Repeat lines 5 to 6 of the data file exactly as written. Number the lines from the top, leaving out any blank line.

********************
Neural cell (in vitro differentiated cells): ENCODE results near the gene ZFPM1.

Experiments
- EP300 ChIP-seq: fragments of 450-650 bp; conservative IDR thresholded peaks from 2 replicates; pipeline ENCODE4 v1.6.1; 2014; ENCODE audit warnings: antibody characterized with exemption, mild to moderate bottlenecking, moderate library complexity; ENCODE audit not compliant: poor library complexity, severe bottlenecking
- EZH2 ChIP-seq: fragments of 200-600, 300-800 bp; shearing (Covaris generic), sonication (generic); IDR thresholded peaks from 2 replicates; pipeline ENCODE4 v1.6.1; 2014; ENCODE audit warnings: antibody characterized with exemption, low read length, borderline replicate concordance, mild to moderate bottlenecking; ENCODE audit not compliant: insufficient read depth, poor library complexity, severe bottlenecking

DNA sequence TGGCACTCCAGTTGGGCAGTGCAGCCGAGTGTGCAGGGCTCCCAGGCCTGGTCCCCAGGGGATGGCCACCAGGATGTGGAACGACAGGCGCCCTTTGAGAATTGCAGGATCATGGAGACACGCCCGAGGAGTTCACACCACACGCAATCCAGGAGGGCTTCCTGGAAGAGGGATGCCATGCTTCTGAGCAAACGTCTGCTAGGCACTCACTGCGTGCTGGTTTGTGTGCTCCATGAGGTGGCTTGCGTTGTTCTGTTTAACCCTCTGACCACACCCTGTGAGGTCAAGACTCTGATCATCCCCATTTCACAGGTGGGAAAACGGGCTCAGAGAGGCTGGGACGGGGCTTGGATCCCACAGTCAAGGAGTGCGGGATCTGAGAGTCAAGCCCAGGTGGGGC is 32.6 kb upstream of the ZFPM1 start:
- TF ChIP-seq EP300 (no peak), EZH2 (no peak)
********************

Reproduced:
DNA sequence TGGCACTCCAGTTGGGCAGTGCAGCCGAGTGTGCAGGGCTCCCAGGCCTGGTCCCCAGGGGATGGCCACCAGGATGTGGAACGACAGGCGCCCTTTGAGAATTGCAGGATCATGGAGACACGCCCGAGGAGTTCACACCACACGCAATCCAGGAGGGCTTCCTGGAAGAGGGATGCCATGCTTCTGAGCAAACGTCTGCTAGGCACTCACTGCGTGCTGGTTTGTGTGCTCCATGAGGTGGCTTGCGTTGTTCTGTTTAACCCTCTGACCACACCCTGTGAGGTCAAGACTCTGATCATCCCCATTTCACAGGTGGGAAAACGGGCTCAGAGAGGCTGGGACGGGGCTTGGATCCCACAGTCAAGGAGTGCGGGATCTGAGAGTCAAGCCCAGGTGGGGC is 32.6 kb upstream of the ZFPM1 start:
- TF ChIP-seq EP300 (no peak), EZH2 (no peak)